Ted Noffs Foundation

Ted Noffs Foundation

3.5
3.5333 out of 5
Working at Ted Noffs Foundation
Ratings by 15 Ted Noffs Foundation employees

3.5

3.5333 out of 5
15 ratings in total
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86%
86% rate salary as high or average
66%
66% employees recommend this employer to friends
Your trust is our main concern so these ratings for Ted Noffs Foundation are shared 'as is' from employees in line with our community guidelines

Employee reviews

5 out of 55.0
last year

Admin Team

Mar 2021

Admin Team

New South Wales, Australia
1 to 2 years in the role,

Dynamic, adaptive, and resilient. Caring whilst also respecting personal boundaries.

The good things

Working within a small team with international background, it is always interesting to share different perspective and opinions. The Management and the team have always been very supportive especially during the COVID-19 pandemic last year when we all had to adjust with a new way of work.
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The challenges

As part of the admin team there is little to no chance to work directly with the young people, however it is also rewarding to provide support to the team.
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4 out of 54.0
7 years ago

Alcohol and Other Drugs Worker

Oct 2015

Alcohol and Other Drugs Worker

Randwick, New South Wales, Australia
Less than 1 year in the role, current employee

Flexible, dynamic, adaptive, fun employment with the privilege of working with amazing staff and inspiring young people

The good things

There are many good things about working in The Ted Noffs Foundation. The legacy of such a passionate and controversial man is a living and evolving social Hendra that is unfolding into the community in the form of many different programs designed to reach as many people as possible. I work as an AODW in the PALM program in Randwick. My experience of the good things of working in the TN Foundation include training days, external and internal supervisions and the opportunity to be involved in a strong and supportive team of AODWs, AFCs, intake/admin officers and managers. Communication and mutual support in the PALM program is strong and the working environment is therapeutic and positive. There is a good salary sacrifice package on offer, which is great. Overall, one of my favourite places I've worked at. Many people of different ethnicities, cultures, etc employed at Noffs. Quite often snagging tickets to football games, X-Factor shows, etc.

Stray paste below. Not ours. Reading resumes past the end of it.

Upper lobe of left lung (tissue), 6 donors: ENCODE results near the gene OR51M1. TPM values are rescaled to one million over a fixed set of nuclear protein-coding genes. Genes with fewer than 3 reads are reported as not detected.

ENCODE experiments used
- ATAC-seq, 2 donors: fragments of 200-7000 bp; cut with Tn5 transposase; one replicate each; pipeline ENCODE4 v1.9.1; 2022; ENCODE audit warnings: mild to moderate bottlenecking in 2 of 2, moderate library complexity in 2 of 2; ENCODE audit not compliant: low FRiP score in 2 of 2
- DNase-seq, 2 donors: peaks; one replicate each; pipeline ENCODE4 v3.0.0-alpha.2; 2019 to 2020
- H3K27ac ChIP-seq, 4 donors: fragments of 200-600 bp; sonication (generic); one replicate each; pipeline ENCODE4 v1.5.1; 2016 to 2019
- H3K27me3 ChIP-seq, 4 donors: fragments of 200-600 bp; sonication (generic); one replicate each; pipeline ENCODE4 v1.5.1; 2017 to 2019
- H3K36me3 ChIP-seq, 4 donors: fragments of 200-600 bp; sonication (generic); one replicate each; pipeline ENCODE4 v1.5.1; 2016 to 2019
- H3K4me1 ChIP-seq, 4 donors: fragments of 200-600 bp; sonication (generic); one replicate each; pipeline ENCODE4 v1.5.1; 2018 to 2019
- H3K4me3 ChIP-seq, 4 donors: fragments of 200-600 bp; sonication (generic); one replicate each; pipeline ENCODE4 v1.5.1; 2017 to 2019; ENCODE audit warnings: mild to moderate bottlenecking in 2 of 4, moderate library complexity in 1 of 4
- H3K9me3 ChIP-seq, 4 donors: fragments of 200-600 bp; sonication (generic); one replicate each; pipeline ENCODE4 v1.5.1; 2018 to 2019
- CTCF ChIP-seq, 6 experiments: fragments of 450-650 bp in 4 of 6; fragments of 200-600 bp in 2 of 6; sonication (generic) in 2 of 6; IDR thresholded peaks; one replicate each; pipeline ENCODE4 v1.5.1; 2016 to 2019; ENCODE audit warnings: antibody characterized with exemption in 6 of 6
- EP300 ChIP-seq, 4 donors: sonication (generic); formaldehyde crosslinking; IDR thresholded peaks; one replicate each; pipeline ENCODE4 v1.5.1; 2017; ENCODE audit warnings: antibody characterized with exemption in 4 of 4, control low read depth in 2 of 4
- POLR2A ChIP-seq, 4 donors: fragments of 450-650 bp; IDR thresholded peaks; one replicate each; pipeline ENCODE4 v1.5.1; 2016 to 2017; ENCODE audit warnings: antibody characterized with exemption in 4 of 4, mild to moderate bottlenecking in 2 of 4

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The challenges

Working for a charity organisation means that even things that are \"urgent\" take two weeks to be resolved. This can be quite frustrating as waiting for approval for money for various items, etc. can become tedious. The majority of the time, things run reasonably well there considering the fact that the clientele can be so unpredictable. There is no staff parking at PALM, so that makes getting to the car at the end of late shifts a bit of a stressful situation. \"All day\" parking in Randwick is difficult to find as well. It is difficult to find a work/life balance in this industry. This is no more or less than any other organisation that I know of, but the work/life balance is a challenge nonetheless. Not a great dea of opportunity for career development as AODW, as there are only two AODW positions (AODW and Senior AODW), but there is often scope for employees to jump between programs and stay within the organisation.
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1 person found this helpful
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Company overview

Originally named The Wayside Foundation, Noffs Foundation was founded in 1970 by the great Australian humanitarian, Reverend Ted Noffs and his wife Margaret Noffs. During their remarkable careers of pioneering initiatives for young people, the Noffs established Sydney’s first crisis centre in 1968, set up the first Drug Referral Centre in Sydney in 1967, co-founded the Aboriginal Affairs Foundation in 1962 and co-founded Lifeline in 1963. Ted’s son, Wesley and his wife Amanda Noffs took over the foundation after Ted suffered a stroke. They renamed the organisation, The Ted Noffs Foundation. Wesley and Amanda worked alongside academics to create the country’s first drug and alcohol rehabilitation centre for adolescents known as PALM. The community and government immediately supported the idea and the work of Noffs Foundation spread across Australia. Source: This is an extract from the company's own website.
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